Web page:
Young couple struggling with ALS hopes documentary will teach life lessons

by: Diana Davis Updated:

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JOHNS CREEK, Ga. - A young Johns Creek couple is sharing their story of a devastating medical diagnosis.
 
Steve Dezember was just 29 when he learned he had ALS -- Amyotrophic Lateral Sclerosis, or Lou Gehrig’s disease.
 
Thursday, Dezember and his wife Hope told Channel 2’s Diana Davis they've made a film that documents the now 31-year-old man's battle with the incurable and progressive illness.
 
Theirs is an unmatched tale of love and devotion.
 
After just a few months of dating, Steve Dezember learned the nagging weakness in his arm, hand and leg was more than a leftover sports injury.
 
It was ALS, a progressive incurable nerve disorder.
 
“It takes away their ability to move, to eventually eat, to swallow, to speak,” Hope said.
 
Eventually, patients like Dezember can’t breathe on their own. Though the couple had known each other only six months, Steven proposed. They both knew what they faced, but Hope said yes.
 
“When you find that person that you just can be yourself with and that loves you and you love, you don’t leave them because something hard happens. You take the journey with them together,” Hope said.
 
Two years after their vows, Steve is unable to move or breathe without a ventilator.
 
Hope can read his lips and Steve can type out a few words on a computer using his eye to track letters on a keyboard. As Davis watched, Dezember typed the message: “I love you” to his wife.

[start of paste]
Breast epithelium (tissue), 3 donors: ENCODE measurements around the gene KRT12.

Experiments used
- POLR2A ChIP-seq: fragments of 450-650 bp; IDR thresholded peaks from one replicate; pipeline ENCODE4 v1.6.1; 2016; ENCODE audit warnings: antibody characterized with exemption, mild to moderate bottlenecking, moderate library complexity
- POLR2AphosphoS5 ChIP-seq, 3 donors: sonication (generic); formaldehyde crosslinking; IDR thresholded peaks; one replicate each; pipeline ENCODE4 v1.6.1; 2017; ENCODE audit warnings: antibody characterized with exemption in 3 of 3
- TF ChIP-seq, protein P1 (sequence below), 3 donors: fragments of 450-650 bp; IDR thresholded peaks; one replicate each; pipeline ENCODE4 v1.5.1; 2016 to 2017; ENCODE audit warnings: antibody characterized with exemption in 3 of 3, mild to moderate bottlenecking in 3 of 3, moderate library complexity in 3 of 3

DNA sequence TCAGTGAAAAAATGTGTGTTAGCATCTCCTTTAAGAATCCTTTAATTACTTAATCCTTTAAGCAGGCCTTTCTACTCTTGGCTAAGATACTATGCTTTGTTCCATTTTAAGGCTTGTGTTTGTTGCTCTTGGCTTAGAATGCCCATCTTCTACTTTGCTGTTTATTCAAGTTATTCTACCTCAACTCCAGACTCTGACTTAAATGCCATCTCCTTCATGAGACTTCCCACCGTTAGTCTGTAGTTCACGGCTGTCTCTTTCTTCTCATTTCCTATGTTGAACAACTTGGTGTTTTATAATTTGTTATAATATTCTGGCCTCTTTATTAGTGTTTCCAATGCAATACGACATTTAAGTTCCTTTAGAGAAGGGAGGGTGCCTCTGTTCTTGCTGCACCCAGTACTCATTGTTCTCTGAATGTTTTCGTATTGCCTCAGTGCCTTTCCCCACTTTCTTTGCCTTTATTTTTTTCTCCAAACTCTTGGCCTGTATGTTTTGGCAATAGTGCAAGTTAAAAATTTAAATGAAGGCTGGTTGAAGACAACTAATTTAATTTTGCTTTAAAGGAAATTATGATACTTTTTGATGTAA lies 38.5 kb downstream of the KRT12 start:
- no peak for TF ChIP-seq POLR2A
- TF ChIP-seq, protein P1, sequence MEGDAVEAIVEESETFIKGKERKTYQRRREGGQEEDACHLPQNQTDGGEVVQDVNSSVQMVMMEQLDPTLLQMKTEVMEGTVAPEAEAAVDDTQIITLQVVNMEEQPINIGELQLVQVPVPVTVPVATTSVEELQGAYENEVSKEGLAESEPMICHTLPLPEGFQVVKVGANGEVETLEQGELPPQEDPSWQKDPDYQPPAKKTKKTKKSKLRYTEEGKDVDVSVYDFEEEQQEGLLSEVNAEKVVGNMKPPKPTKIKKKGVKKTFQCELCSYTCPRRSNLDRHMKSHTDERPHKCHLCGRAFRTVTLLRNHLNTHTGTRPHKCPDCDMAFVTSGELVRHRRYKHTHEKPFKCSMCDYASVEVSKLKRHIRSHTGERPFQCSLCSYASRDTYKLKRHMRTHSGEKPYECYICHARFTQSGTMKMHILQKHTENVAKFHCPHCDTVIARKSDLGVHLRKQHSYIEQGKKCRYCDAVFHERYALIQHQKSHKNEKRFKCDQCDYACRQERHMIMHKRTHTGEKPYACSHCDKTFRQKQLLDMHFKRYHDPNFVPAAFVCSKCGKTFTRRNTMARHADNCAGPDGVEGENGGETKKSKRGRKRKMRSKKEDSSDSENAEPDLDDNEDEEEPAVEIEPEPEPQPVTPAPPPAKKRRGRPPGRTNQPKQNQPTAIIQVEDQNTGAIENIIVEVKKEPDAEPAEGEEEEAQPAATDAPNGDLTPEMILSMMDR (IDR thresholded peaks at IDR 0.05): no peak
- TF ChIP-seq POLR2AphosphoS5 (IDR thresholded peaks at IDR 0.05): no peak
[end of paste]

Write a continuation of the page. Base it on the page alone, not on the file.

Knowing their time together would be short, the couple made a bucket list.
 
The list included a road trip out west and a film made with friends to document Steve’s illness.
 
The purpose they said is not only to create awareness about ALS, but teach life lessons for all of us.
 
“You know, you're going to get battles in life but you learn to conquer them,” Hope said.
 
Hope is Steve's primary caregiver. From brushing away an eyelash, to tending to his most basic needs. She quit her job as a therapist so she could care for him full-time
 
They're hoping the documentary will raise money.
 
Steve has also sold paintings, created by rolling his wheelchair over paint and the canvas.         
 
There’s another fundraiser this weekend at the Callanwolde Fine Arts Center on Briarcliff Road Sunday at 4 p.m. The expenses with ALS are enormous, Medicare is their only source of income. The fundraiser Sunday is to raise awareness ALS and to get money for Steve and his wife.
 
The couple said they have had few moments of self-pity and said that in two years of marriage, they've found what some couples never do.
 
“Sometimes I want to break down, but I stay strong for him,” Hope said. “He's remained a charmer through all of it. I'm very lucky. I see a lot of other couples and they don’t know how to live in the moment as well. It’s really been a big blessing we’ve learned to cherish every moment were given.”